An Insider's Spain

Way back in May, a week after I submitted a paper (which got in!) and a two days after Nathaniel gave his final oral presentation for his dissertation, we headed off to Spain!  It was a very different sort of vacation, as Nathaniel grew up in Madrid and has an insider's perspective and also lots of friends still living there.

The first day, Nathaniel was actually a little quiet—memories started flooding in as soon as we hit the Madrid airport, and included things as small as being on a particular ramp or hearing the recorded metro voice.  We spent the afternoon walking in the Retiro park, eating bocadillos, looking the book shops, street vendors and performers, and just generally people watching.  Dinner was at Casa Mingo, where Nathaniel's family used to go regularly.

This one is for my mom, the Iris junkie.
The following day, we saw the royal palace, walked through the downtown, saw the museo del Prado, and visited the botanical gardens in Retiro, which had an abundance of irises and other flowers in bloom.  In the evening , we had dinner with a bunch of Nathaniel's friends from school.  It was fun to meet them, joke around, and just have a relaxing evening. Sunday was more memories: we visited Nathaniel's old church congregation, walked by his old apartment and school, and met with another dear friend.

The following day, we left Madrid, which began a very different phase of the trip.  We did some hiking and drove down to Toledo.  There, we saw the El Greco museum, which has both art and living spaces restored to late 16th century style.  We also saw a cathedral, tapestry museum, Jewish museum, and an Alcazar which had been converted to the most elaborate military museum I've ever seen.  Toledo also has a marzipan factory, so I had to put some in my mouth.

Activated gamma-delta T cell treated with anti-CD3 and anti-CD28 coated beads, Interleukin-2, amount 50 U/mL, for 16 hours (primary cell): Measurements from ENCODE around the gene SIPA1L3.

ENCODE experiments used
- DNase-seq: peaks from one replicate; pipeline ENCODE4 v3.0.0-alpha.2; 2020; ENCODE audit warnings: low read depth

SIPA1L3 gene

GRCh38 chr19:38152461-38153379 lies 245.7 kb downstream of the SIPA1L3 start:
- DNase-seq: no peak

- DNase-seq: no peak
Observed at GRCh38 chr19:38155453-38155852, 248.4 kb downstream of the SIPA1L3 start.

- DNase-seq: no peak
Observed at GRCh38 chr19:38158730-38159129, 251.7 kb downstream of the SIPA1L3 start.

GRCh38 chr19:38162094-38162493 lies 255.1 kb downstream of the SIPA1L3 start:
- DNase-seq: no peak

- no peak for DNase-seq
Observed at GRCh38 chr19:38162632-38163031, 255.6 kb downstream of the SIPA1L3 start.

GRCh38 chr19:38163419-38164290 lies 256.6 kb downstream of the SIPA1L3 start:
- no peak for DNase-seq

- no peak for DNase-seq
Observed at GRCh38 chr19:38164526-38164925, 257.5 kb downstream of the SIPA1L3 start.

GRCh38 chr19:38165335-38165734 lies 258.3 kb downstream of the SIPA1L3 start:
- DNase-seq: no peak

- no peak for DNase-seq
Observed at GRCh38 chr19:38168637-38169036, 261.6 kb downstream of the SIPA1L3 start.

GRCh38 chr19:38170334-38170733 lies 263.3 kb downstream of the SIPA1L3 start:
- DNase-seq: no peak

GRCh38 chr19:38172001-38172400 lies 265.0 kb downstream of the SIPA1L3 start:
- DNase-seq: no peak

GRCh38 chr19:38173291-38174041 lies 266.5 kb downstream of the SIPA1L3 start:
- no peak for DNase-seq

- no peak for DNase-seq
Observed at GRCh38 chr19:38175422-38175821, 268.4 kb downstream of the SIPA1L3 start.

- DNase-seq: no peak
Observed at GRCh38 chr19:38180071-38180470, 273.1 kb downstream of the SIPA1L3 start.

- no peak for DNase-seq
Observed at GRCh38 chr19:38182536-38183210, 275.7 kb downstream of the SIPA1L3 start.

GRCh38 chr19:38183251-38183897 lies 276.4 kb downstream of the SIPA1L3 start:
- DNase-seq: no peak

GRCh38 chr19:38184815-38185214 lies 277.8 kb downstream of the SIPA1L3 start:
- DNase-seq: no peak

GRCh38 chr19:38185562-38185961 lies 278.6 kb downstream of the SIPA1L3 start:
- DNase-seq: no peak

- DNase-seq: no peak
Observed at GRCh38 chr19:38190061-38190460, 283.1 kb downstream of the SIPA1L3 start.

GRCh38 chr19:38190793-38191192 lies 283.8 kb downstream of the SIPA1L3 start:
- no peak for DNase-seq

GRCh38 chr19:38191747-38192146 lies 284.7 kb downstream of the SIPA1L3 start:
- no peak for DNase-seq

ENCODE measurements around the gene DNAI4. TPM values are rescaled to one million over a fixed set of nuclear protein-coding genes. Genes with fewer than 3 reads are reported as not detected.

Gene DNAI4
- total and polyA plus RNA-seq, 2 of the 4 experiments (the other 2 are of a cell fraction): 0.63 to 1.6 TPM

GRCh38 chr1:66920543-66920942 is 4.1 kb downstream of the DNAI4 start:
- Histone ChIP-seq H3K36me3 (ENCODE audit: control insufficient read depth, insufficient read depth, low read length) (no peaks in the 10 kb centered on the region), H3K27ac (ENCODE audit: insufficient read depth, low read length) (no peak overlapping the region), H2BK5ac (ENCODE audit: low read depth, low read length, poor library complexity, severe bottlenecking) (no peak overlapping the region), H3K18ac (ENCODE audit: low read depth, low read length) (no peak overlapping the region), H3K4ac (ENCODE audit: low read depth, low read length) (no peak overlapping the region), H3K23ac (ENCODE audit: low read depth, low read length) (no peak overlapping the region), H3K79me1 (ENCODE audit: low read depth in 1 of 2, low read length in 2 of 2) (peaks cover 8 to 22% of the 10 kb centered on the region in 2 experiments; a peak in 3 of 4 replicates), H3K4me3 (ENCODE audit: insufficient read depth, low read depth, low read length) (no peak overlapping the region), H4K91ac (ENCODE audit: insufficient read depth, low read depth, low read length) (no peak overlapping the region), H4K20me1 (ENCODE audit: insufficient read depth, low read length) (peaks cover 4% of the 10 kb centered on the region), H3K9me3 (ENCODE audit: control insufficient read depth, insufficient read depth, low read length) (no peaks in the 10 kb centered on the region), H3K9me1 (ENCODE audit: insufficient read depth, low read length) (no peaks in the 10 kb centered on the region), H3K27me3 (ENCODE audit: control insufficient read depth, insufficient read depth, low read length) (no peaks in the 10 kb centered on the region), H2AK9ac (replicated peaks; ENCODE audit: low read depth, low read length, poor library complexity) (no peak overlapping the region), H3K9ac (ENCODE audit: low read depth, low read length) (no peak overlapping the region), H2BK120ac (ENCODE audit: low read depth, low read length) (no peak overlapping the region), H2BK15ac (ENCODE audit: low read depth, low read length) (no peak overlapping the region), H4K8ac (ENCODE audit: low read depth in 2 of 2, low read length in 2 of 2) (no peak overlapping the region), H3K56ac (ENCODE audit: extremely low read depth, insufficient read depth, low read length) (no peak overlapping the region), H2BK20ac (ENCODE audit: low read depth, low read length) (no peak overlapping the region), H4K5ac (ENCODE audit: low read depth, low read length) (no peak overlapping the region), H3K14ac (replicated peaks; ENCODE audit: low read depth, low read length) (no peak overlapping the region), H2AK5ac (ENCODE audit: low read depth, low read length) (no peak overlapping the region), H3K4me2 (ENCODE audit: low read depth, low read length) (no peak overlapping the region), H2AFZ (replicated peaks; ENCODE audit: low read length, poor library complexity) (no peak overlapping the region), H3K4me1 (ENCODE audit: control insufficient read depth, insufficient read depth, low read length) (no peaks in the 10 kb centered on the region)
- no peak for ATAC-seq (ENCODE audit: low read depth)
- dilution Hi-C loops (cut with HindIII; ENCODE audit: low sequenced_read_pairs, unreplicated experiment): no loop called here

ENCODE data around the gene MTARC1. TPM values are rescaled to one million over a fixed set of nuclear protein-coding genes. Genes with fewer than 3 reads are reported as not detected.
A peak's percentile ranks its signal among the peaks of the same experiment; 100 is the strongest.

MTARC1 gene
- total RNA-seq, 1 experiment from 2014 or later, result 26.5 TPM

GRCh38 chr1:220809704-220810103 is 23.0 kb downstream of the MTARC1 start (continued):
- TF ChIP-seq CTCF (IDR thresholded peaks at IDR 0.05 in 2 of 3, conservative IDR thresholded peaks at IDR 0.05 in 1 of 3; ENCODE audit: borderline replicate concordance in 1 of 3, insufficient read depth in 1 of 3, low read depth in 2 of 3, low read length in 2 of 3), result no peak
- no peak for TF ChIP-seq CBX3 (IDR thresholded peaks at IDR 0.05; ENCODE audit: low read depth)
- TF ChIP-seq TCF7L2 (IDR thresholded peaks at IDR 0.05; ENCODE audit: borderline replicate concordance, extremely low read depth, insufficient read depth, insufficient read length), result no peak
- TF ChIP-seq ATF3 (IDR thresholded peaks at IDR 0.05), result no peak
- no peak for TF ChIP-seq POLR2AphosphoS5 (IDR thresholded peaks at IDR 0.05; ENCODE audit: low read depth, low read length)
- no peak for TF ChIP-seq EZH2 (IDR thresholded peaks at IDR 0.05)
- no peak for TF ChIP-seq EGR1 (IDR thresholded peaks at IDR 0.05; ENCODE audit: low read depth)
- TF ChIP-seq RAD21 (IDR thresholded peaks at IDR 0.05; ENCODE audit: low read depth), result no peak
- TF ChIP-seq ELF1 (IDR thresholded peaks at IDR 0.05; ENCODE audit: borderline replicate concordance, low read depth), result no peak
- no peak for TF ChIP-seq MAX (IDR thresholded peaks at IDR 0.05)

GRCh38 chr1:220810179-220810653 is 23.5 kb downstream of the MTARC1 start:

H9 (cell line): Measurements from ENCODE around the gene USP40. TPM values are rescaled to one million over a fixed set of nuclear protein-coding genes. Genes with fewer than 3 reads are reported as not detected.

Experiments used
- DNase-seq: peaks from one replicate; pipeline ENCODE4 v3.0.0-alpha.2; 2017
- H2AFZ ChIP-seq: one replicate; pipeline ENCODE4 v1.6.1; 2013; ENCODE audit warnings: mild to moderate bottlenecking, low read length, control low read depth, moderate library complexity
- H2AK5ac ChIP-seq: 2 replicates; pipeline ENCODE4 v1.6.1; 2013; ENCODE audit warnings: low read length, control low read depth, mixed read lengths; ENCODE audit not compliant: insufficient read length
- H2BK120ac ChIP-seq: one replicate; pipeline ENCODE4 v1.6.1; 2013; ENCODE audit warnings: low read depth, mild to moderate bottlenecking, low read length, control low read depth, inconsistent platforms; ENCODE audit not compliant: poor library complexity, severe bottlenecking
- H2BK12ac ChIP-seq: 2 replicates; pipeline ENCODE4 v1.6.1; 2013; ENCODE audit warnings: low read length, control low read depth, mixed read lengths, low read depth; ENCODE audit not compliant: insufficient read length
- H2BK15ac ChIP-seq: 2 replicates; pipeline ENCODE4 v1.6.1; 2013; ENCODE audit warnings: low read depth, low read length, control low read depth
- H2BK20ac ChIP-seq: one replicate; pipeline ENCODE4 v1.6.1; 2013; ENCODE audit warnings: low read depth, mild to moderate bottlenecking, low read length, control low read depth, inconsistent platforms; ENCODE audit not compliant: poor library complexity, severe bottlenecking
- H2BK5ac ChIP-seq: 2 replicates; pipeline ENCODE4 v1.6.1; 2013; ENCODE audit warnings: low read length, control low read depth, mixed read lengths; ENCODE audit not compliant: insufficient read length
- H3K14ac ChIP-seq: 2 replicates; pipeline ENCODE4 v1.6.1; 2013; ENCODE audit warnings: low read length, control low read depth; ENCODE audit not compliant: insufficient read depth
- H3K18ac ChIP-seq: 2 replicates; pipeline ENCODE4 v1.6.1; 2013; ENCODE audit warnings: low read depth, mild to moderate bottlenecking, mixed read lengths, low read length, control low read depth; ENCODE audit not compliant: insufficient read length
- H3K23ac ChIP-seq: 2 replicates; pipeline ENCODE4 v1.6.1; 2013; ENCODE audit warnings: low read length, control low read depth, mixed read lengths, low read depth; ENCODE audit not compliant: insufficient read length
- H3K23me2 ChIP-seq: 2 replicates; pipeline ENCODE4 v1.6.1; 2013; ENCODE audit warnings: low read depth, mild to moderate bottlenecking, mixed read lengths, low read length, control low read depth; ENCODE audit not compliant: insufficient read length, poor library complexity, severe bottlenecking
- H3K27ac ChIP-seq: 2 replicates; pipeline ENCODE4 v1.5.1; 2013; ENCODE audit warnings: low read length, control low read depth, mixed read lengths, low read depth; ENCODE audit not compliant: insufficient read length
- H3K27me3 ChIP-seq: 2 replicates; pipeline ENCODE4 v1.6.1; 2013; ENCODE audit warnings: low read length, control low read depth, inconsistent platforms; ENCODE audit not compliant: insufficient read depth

Then, off to Córdoba!  After dinner, we had tea and sweets in cute little Moroccan tea shop.  The following dat we saw the Mezquita, which was thoroughly strange.  It was once a mosque, but a cathedral had since been built in the center, and services were going on while we were there.  The guide brochure had a strong catholic bias, with only one of six panels devoted to its Muslim history, most of which read a little bit like "it was a church, and then the Muslims tore that down and built a mosque, and so we feel totally justified in making it a cathedral, because it was once a church.  Do you hear that?  We were here first."  I exaggerate, of course, but it was very defensive.

Mosque-cathedral hybrid. Just a cute alley we found.

We also saw a roman water wheel, and another alcazar, which was a child's dream fort with lovely garden and a fun irrigation system.  I would let you guess who was dorking out about what, but the pictures give it away.

Nathaniel dorking aout about irrigation. Me dorking out about flowers.

Next up was Granada.  We arrived in the evening, caught a flamenco show, and watched the sun set over Alhambra.  We got up early the next day because Alhambra tickets sell out quickly, and that was the major reason we were there.  Thankfully, we got to see it, and it was both amazingly elaborate and extensive.  When I wasn't cooing over the gardens, I was on a mission to find all 17 wallpaper groups, which I'll post about later.  After we spent most of the day in Alhambra, we took a quick hike and then headed over to Huelva, where Nathaniel had another classmate (Charli) we were going to stay with.